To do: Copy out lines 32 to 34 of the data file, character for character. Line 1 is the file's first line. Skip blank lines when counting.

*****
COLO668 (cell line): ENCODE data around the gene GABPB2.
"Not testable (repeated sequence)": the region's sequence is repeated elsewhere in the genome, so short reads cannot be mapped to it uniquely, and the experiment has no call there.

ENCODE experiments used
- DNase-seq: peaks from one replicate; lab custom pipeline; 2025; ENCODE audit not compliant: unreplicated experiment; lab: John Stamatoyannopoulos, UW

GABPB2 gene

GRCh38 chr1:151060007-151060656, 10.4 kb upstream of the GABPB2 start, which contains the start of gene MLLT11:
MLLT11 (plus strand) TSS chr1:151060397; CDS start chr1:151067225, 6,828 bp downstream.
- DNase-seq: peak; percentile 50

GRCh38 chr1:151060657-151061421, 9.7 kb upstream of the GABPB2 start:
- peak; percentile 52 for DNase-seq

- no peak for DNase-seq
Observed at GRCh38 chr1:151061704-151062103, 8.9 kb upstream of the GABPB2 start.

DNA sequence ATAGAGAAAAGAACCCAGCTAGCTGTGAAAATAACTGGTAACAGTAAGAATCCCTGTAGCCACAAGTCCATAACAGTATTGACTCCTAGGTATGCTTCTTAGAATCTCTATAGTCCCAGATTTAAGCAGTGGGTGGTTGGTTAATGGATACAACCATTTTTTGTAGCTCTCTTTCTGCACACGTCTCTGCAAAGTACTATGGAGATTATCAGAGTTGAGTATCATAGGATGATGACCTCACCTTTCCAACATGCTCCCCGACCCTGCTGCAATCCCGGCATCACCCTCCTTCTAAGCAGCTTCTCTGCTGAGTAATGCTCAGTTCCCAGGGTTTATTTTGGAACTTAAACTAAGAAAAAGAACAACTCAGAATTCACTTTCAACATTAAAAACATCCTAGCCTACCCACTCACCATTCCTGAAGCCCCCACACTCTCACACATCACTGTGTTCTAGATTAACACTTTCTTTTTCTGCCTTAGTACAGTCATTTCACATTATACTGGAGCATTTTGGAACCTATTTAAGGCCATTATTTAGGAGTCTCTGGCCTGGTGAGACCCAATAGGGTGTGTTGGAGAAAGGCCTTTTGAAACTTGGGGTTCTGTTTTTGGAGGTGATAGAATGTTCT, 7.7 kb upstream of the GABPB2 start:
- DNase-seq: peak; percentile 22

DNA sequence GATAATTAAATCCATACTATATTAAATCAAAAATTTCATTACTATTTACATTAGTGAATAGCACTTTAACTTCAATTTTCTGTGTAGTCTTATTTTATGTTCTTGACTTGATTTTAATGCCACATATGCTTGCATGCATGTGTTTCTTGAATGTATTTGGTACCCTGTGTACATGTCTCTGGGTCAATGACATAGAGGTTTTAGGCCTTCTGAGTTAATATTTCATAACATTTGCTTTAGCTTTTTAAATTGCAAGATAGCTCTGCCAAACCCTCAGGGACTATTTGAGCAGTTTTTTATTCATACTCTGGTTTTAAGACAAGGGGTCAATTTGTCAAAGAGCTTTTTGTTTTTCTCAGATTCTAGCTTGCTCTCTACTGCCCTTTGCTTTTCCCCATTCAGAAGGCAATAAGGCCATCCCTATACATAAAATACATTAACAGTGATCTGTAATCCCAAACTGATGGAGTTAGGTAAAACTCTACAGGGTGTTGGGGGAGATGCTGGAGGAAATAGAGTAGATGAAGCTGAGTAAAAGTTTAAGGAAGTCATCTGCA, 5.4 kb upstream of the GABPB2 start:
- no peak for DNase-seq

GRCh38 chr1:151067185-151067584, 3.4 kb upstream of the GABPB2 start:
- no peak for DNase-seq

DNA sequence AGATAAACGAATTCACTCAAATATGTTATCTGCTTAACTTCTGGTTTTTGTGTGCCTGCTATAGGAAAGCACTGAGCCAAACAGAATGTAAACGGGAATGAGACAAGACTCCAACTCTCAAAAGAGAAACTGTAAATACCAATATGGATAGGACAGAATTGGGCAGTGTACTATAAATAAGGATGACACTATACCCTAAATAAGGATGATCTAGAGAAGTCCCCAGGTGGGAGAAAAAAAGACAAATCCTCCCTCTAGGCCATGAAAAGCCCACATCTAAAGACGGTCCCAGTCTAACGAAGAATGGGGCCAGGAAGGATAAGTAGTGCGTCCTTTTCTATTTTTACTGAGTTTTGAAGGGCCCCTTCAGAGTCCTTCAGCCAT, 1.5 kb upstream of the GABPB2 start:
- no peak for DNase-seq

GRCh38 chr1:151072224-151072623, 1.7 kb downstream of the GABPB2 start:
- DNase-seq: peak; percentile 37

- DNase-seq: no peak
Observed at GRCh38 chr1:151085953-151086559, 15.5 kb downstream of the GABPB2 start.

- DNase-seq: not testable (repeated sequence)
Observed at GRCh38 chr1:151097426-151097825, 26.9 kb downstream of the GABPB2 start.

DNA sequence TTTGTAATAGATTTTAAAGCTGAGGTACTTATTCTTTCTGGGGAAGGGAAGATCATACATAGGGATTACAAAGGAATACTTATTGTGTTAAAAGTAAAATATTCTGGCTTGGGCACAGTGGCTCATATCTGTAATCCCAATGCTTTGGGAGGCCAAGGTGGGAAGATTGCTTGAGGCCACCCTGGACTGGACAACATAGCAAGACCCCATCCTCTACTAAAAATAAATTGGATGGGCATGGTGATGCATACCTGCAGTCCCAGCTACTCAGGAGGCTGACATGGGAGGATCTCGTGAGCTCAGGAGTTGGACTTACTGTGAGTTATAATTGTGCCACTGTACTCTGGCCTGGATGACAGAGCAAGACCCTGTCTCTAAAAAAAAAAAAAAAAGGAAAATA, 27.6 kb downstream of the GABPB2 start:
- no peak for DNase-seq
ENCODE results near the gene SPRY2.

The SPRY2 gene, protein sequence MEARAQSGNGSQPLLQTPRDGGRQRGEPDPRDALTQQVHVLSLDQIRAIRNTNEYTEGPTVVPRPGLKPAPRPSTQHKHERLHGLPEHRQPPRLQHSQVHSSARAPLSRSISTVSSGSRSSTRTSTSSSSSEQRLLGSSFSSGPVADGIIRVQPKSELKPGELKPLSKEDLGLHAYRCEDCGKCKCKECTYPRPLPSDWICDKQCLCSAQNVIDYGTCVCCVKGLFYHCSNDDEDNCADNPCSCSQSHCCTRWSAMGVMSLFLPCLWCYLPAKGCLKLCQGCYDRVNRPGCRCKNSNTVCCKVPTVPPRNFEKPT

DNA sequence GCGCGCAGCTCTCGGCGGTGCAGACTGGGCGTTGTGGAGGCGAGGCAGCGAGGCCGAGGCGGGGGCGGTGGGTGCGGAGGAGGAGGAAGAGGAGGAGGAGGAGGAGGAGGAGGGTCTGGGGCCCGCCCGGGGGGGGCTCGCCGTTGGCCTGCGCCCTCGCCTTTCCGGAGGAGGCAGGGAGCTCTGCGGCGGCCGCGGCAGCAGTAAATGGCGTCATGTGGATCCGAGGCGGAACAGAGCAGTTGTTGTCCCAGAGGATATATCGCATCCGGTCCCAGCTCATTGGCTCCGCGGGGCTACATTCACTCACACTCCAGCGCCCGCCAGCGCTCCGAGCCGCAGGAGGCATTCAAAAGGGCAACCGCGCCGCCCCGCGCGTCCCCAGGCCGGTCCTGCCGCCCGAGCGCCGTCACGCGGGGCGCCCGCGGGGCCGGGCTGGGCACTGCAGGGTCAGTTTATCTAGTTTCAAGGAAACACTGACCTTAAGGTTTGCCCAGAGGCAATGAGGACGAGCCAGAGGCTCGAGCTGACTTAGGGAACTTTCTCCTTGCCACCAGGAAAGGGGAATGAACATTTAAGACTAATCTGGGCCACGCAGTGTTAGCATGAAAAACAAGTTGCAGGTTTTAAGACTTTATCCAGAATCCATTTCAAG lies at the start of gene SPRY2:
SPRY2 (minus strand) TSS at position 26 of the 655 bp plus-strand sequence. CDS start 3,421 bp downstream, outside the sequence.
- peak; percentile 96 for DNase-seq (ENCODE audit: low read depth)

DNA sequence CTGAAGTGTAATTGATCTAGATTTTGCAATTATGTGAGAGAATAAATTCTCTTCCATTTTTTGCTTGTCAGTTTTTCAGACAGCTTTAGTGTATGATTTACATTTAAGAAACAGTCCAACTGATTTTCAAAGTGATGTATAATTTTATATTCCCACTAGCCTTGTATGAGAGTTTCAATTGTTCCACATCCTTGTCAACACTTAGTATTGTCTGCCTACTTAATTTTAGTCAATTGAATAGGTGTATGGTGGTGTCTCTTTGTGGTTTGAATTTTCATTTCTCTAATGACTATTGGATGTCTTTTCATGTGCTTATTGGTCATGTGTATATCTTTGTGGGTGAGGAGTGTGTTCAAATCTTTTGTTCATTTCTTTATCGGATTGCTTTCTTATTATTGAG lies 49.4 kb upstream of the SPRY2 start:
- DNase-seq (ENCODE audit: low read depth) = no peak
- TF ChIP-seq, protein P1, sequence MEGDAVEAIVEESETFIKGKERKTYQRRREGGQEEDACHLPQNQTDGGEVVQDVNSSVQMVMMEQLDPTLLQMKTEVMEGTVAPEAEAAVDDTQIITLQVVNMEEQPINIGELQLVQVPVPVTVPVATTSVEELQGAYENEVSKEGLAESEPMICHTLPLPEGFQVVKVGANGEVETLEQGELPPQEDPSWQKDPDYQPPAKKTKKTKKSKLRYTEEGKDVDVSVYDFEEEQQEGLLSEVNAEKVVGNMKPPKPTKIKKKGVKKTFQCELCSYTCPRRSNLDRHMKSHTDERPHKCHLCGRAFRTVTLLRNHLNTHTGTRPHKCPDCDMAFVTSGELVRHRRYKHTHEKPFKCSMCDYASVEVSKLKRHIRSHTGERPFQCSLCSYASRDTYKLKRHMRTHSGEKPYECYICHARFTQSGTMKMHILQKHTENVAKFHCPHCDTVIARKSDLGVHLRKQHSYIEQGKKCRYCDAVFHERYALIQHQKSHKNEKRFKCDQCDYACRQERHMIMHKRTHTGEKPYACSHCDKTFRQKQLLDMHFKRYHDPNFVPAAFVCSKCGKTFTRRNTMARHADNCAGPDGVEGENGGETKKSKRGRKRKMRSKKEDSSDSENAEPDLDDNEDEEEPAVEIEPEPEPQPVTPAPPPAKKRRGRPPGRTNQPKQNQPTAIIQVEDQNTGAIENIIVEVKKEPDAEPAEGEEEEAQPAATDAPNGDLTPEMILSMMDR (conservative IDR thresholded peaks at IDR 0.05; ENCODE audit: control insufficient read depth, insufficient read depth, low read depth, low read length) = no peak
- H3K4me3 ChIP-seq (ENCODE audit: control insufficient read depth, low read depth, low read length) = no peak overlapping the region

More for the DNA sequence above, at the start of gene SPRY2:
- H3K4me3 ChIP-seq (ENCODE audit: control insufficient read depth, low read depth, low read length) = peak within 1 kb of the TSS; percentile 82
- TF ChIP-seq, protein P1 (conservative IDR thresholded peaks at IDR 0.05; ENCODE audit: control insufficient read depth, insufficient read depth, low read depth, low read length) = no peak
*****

SPRY2 (minus strand) TSS at position 26 of the 655 bp plus-strand sequence. CDS start 3,421 bp downstream, outside the sequence.
- peak; percentile 96 for DNase-seq (ENCODE audit: low read depth)

DNA sequence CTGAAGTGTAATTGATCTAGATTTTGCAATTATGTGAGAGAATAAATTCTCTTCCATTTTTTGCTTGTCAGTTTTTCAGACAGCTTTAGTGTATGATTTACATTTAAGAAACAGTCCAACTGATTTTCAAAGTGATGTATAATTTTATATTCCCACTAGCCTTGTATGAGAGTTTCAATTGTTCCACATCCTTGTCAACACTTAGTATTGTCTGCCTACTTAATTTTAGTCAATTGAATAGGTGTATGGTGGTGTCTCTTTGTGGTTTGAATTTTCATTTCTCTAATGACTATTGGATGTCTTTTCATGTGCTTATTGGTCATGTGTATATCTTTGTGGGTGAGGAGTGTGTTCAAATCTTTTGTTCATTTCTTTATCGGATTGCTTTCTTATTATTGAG lies 49.4 kb upstream of the SPRY2 start: